2013 — for beekeepers, there's nothing sweet about it
Parasites, weather, pesticides all taking a toll on pollinators
June 11, 2013|By Joan Cary, Special to the Tribune
Commercial beekeeper Tim May has worked 16-hour days, six or seven days a week for the past month to get more than a thousand hives with millions of honeybees settled in the countryside of northern Illinois and southern Wisconsin.
Spring has not been easy for northern Illinois beekeepers like him who lost anywhere from 40 to more than 80 percent of their hives over the fall and winter. Now they struggle to rebuild.
It was "the perfect storm" that did them in, beekeepers say. And this season, which some call their worst ever, follows what was for many one of their best — 2011-12, when their bees were healthy and the honey abundant.
Problems exist throughout the country, where preliminary figures from the American Beekeeping Federation show that 31 percent of managed bee colonies were lost this season — more than 40 percent higher than a year ago.
"I have yet to talk to anybody who came out of this year (2012-13) and didn't have some losses, notable losses," said Jim Belli, a Wadsworth beekeeper and president of the Illinois State Beekeepers Association.
In northern Illinois, last summer's drought meant less nectar and pollen available for the bees, which left bee colonies weak as autumn arrived. Then came a long winter followed by a cold spring with late blooms. That was topped off with the usual assault of parasitic mites and viruses, exposure to crop pesticides, an increasing number of single-crop farms and the decrease of bee habitat — weeds, flowers and fence rows.
Habitat is important for bees to get the nourishment they need to produce honey and pollinate plants. About one-third of our foods and beverages are made possible through pollination, mainly by honeybees, according to the federal government.
May, a third-generation beekeeper in Marengo, estimates he lost 80 percent of his 1,400 hives in the fall and winter. He found in late fall that his bees were stressed and hurting.
After replenishing, he is working with 1,300 hives this year. He bought many new bees that come in 2- and 3-pound packages, and he split some of his stronger hives into two, moving half the bees and a new queen into a new box to form a colony.
Commercial beekeeper Phil Raines, of Davis, west of Rockford, had 150 of his 500 hives die at Raines Honey Farm. He estimated his financial loss at about $30,000.
And as the bees decline in number, the price for them goes up. Raines and others predict that honey and other food prices will follow.
"There are all these straws on the camel's back, and the poor bees can't take it anymore," Raines said. "It doesn't matter how small or how large your operation is. Your bees are dying. This year is worse than any year we've had."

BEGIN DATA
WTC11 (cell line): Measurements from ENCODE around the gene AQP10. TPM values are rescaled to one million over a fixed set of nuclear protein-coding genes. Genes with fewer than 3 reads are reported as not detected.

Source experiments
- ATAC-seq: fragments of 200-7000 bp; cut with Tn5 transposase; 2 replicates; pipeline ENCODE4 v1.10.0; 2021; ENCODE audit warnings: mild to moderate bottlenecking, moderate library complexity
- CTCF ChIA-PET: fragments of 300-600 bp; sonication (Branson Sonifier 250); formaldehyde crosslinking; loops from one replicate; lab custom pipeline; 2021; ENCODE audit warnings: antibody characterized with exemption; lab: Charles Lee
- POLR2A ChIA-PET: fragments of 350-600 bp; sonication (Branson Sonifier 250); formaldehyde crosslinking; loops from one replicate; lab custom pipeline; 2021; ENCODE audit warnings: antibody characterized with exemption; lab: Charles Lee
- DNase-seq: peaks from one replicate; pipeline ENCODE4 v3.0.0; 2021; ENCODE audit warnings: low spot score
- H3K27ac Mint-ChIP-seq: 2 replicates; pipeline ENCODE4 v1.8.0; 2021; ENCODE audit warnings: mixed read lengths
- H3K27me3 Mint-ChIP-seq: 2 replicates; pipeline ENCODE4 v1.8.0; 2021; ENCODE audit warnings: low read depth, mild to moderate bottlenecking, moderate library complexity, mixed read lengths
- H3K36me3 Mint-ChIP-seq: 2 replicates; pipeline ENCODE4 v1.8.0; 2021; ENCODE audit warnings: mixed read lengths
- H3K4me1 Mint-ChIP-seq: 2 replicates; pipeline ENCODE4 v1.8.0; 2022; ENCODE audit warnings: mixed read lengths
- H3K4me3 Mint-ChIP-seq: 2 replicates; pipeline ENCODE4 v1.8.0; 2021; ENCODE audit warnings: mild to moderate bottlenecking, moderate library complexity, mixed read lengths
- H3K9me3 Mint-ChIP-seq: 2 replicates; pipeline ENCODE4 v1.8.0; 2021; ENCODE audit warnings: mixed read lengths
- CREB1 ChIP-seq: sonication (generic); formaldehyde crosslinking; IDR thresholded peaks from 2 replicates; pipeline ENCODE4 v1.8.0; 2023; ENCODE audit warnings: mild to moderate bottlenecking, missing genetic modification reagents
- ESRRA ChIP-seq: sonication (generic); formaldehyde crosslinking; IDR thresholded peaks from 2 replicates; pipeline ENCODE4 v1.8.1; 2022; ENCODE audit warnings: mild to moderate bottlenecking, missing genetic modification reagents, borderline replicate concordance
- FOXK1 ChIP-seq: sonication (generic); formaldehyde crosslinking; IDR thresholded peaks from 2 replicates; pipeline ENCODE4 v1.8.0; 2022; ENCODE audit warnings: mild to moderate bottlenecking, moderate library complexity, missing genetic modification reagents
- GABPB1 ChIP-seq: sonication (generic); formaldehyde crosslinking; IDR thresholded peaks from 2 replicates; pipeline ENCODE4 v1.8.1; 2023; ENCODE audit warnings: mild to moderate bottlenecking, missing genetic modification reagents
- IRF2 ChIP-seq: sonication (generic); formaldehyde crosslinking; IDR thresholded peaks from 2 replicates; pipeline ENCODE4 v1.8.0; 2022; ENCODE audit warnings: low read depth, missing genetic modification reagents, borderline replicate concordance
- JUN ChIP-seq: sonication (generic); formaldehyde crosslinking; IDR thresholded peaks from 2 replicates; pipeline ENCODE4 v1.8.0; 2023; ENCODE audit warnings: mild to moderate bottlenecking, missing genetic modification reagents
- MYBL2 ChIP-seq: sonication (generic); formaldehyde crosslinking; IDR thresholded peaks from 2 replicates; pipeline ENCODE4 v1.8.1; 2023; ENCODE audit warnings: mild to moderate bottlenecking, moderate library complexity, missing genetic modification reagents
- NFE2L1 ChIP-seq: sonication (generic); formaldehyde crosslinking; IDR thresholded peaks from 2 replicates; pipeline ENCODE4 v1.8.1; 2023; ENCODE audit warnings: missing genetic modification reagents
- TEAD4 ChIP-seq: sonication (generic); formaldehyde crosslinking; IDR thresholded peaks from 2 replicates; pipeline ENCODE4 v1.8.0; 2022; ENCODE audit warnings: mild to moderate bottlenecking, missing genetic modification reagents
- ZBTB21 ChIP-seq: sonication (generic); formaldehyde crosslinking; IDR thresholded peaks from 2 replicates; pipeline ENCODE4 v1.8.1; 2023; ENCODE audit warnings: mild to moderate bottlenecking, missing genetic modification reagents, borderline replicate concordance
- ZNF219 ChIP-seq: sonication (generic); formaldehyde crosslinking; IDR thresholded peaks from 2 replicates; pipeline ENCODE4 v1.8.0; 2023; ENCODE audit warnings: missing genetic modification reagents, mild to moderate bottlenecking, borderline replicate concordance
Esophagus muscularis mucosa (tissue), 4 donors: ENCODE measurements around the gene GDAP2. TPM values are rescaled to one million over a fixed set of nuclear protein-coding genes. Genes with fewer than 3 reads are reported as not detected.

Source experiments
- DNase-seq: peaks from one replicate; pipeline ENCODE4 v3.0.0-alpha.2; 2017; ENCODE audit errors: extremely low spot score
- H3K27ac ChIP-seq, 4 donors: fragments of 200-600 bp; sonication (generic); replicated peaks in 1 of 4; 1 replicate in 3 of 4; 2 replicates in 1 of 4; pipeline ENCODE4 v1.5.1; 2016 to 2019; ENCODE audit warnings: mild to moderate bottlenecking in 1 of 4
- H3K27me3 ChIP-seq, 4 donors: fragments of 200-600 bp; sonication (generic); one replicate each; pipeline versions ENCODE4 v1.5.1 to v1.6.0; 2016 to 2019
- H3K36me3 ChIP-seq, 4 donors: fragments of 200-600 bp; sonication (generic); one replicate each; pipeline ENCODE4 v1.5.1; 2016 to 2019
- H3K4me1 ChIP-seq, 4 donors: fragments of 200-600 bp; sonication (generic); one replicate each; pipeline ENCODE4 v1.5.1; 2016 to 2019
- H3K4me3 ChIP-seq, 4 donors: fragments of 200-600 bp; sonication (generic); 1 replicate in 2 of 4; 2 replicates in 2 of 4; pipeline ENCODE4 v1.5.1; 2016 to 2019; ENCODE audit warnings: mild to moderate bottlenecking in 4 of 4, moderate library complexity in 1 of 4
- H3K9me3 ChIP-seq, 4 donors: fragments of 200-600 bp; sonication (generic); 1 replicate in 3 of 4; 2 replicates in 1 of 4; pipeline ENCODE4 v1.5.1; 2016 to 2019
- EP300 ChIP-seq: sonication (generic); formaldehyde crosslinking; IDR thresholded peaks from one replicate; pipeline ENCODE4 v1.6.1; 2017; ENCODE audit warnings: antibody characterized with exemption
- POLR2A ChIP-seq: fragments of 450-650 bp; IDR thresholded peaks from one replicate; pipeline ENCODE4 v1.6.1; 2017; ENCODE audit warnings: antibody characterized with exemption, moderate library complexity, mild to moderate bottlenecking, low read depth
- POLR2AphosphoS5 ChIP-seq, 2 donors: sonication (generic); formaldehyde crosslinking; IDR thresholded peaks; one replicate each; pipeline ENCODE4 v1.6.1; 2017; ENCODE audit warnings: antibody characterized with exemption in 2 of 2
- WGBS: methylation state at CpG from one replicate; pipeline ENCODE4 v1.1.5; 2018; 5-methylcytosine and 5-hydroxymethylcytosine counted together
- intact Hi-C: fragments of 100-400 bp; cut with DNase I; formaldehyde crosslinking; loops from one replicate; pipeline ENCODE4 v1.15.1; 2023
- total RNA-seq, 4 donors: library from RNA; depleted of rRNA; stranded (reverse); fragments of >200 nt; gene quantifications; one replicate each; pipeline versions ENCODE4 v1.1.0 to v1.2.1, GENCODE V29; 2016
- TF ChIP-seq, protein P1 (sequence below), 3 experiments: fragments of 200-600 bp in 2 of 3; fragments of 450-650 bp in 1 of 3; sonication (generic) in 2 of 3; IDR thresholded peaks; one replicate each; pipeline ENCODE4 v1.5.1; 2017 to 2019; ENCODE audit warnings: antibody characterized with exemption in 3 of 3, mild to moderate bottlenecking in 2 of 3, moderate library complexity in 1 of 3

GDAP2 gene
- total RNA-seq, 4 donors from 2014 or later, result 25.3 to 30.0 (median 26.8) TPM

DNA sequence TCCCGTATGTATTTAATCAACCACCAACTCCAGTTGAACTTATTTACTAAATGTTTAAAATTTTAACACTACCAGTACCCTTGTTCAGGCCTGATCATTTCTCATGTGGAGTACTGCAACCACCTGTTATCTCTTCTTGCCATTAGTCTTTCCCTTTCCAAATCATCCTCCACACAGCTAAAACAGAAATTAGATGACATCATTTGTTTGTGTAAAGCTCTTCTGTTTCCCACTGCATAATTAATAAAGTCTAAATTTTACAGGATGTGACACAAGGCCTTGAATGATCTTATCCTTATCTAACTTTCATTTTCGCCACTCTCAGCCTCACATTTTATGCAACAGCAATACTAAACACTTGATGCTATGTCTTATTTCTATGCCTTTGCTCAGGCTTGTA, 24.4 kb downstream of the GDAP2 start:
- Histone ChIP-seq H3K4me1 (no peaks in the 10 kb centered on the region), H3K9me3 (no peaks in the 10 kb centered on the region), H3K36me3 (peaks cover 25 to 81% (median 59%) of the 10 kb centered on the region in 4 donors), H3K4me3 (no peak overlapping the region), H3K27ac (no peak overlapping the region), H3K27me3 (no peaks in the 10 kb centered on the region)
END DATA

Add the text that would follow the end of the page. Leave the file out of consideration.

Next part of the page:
May agrees. He owns and operates May's Honey Farms with his father, Phil, and son, Colin. They keep 30 to 40 hives at 44 locations, generally on parcels of rural land they call bee yards. In business since 1948, the Mays sell packaged Sunny Hill Honey through independent grocers and farmers markets.
"It's gotten more and more difficult to keep bees," he said. "We had it bad about 15 years ago, but this is the worst."
Not a simple job
Downstate beekeepers like Rich Ramsey in Rochester, east of Springfield, report minimal loss. Ramsey lost just one of his 25 hives and said he does not think beekeepers around him suffered any significant losses, but he points out that losses vary from year to year. It is not unusual, experts said, for a beekeeper to lose 5 to 25 percent of his hives each year.
But, Ramsey said, beekeeping even in the best years is not as simple as it used to be.
"I don't know much, but I do know that 30 years ago you could put bees in a hive, turn them loose and not have to worry about them," said Ramsey, vice president of the state beekeepers association. "It's a management issue now. You have to do things you didn't have to do before. It's more work."
Nationwide, the biggest news among beekeepers since 2006 has been colony collapse disorder, during which bees die and disappear. CCD is most widely recognized among large commercial operations that truck hives into California each spring to pollinate the almond groves, then move them on to orchards and crops around the country.
"We think (CCD) occurs more in large commercial operations," said Gene Robinson, entomologist and director of the Bee Research Facility at the University of Illinois at Urbana-Champaign. "However, they may be in a position to monitor more carefully and intensively than some hobby beekeepers … and those are the bees most stressed."
According to apiary inspection supervisor Steve Chard of the Illinois Department of Agriculture, there has been only one documented case of CCD in Illinois — last year in Boone County, near Rockford.
There are about 2,000 registered beekeepers statewide, managing 21,000 colonies, Chard said. Eighty-five percent are hobbyists.